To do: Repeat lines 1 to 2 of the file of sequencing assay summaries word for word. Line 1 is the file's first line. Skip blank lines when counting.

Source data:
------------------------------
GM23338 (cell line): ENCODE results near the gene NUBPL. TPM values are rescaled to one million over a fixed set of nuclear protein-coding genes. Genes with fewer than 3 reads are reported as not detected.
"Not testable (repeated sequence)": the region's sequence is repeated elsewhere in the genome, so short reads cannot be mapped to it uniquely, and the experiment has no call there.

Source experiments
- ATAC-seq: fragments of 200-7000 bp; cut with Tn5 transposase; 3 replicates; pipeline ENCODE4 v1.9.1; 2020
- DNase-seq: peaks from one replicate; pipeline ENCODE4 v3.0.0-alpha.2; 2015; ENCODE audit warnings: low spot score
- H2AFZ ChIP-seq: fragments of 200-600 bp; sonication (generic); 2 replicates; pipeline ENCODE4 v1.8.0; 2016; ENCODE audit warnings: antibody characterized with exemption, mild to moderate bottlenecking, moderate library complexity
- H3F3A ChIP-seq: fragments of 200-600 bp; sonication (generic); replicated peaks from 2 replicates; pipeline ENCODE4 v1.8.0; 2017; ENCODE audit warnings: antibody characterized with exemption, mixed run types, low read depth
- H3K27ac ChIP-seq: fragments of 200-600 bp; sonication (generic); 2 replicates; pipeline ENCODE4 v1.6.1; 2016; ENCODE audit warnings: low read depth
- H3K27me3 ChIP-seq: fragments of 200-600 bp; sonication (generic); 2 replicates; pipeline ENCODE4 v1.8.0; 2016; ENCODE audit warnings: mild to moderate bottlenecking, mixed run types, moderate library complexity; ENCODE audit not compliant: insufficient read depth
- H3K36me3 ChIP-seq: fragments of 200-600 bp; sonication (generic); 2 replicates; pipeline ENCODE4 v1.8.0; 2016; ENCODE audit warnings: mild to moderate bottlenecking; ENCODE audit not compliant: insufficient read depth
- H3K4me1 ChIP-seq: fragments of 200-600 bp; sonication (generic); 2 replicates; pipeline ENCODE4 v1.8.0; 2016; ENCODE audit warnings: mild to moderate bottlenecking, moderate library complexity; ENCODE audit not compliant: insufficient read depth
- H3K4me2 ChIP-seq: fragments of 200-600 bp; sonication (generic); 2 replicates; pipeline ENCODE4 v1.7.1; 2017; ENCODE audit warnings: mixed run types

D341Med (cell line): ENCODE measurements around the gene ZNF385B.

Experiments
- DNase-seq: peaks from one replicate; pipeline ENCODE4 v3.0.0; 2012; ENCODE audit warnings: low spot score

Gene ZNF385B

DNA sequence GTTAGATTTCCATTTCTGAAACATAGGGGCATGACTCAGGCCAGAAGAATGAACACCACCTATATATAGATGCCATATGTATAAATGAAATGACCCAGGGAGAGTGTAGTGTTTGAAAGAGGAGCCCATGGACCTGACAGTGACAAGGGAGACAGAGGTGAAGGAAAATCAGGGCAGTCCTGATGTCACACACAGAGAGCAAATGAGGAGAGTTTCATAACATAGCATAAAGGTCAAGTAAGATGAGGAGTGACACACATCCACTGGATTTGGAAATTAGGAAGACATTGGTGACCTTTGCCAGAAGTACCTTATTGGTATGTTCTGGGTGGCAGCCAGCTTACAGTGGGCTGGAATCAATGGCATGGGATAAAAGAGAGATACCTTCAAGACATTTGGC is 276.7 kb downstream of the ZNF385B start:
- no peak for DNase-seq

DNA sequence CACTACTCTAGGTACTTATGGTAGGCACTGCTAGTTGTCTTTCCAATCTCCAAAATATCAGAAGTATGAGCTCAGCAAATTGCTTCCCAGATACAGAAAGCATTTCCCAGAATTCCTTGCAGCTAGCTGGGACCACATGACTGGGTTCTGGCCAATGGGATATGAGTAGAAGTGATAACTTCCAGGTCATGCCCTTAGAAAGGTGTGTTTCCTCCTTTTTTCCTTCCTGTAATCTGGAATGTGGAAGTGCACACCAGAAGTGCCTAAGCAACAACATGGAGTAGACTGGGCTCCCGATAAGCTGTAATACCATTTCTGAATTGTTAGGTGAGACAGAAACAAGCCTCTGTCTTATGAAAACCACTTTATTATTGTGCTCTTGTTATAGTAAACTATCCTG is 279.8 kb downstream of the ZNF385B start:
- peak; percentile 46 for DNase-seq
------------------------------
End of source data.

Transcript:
GM23338 (cell line): ENCODE results near the gene NUBPL. TPM values are rescaled to one million over a fixed set of nuclear protein-coding genes. Genes with fewer than 3 reads are reported as not detected.
"Not testable (repeated sequence)": the region's sequence is repeated elsewhere in the genome, so short reads cannot be mapped to it uniquely, and the experiment has no call there.